Talk of the Union: Learning From the Past


Many of the union’s concerns relate to by-products of last year’s economic crisis and the subsequent layoffs.

Slashing the workforce has also taken a toll on the remaining employees, Jaeger says, since they must take on additional responsibilities to make up for fewer staff. HUCTW officials found that more than 60 percent of respondents to an internal survey said they had seen an increased workload in the past year due to cuts.

“A lot of departments are trying to figure out how to function in an excellent way with reduced staffing levels, and there’s a lot of rethinking and tinkering going on with schedules and job descriptions, and interface with technology and all of those work systems,” Jaeger says.

The union is also looking to expand—a longtime goal that has been renewed when laid-off HUCTW members were given priority in finding new jobs at Harvard last year.


Jaeger says that both the University and its employees have realized that union membership comes with tangible benefits, and as a result, employees “around the edges” who perform clerical or technical tasks but are not members of HUCTW have felt marginalized.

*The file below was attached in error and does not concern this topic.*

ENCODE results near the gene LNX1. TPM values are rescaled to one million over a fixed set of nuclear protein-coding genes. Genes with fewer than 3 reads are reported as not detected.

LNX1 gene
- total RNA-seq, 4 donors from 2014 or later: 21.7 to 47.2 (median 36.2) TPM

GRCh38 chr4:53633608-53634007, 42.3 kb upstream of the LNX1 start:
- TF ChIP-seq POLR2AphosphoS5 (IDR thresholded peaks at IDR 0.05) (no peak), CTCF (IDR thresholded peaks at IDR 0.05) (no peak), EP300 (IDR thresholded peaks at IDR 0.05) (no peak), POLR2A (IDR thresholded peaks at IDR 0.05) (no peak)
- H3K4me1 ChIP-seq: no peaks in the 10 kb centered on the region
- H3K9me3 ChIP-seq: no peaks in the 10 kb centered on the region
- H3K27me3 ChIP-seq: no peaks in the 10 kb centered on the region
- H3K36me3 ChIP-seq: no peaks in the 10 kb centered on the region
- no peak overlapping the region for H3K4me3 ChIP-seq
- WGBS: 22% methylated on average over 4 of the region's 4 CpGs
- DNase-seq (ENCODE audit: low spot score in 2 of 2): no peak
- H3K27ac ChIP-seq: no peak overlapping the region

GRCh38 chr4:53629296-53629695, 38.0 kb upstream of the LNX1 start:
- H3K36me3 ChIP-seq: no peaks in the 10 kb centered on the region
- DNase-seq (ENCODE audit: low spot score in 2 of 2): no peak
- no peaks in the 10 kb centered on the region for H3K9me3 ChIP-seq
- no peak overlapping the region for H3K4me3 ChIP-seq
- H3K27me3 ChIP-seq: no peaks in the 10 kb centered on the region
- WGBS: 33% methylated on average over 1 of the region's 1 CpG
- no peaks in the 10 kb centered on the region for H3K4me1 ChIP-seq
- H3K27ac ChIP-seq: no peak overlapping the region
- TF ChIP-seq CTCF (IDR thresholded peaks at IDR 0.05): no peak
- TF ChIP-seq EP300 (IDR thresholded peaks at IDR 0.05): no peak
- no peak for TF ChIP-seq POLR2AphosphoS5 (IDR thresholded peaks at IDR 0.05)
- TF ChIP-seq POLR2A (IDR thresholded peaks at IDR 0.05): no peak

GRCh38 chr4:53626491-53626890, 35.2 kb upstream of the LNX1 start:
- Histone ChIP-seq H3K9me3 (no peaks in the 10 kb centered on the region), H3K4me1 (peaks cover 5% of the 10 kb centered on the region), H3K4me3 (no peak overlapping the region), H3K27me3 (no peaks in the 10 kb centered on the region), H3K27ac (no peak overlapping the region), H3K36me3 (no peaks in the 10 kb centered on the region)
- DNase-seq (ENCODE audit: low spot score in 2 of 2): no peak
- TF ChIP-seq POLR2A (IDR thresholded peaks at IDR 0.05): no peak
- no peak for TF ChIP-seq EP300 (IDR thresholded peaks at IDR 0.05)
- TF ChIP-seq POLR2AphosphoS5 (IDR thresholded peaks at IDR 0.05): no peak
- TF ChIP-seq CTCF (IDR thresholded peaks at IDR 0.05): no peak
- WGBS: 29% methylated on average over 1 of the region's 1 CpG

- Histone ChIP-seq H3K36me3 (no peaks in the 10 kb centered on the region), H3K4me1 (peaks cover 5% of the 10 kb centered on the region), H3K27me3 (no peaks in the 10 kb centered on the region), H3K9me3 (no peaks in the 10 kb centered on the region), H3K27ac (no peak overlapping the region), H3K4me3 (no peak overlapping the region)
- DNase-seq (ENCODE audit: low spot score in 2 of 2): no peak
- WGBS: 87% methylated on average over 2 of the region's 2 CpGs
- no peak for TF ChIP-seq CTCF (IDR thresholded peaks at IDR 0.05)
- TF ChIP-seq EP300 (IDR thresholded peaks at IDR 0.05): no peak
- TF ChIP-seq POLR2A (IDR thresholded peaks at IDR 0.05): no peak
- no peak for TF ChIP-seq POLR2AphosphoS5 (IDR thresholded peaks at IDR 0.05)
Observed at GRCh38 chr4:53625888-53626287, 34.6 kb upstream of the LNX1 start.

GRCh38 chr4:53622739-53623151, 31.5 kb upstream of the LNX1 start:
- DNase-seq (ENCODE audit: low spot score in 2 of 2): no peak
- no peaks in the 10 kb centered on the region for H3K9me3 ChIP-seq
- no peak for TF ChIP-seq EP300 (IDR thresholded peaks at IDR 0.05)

But the negotiations are likely to leave key issues unresolved, given the size and diversity of the University. While Murphy says that the University and the union are looking at the terms of joint councils, he says he does not think that the new contract will solve workload problems arising from a staff shortage.

“That wouldn’t be involved in this negotiation. That would be something that we would have to continue to look at.” University Director of Labor Relations Bill Murphy says, adding that all faculty, administrators and staff have had to adjust their workloads over the past years, and that union leaders participated in impact bargaining to adjust workload around every HUCTW position impacted.

And as in all labor negotiations, wages remain a pressing concern.

“Our negotiating challenge is to figure out together what are the appropriate ways to reward the staff and to honor the contribution that the staff have made and are making everyday, and that’s never an easy set of questions, even in more prosperous times,” Jaeger says.

While Jaeger acknowledges strained economic conditions, he also says he believes that there are clear indicators of the University’s improving financial situation.

“There are a lot of very good signs,” Jaeger says. “We’re hoping that in a number of areas in the next year we’re going to be moving closer and closer to a calm, confident, healthy, growing University.”

Murphy, however, speaks with more equanimity.

“We’re still in a time of constrained resources,” he says.

—Staff writer Sofia E. Groopman can be reached at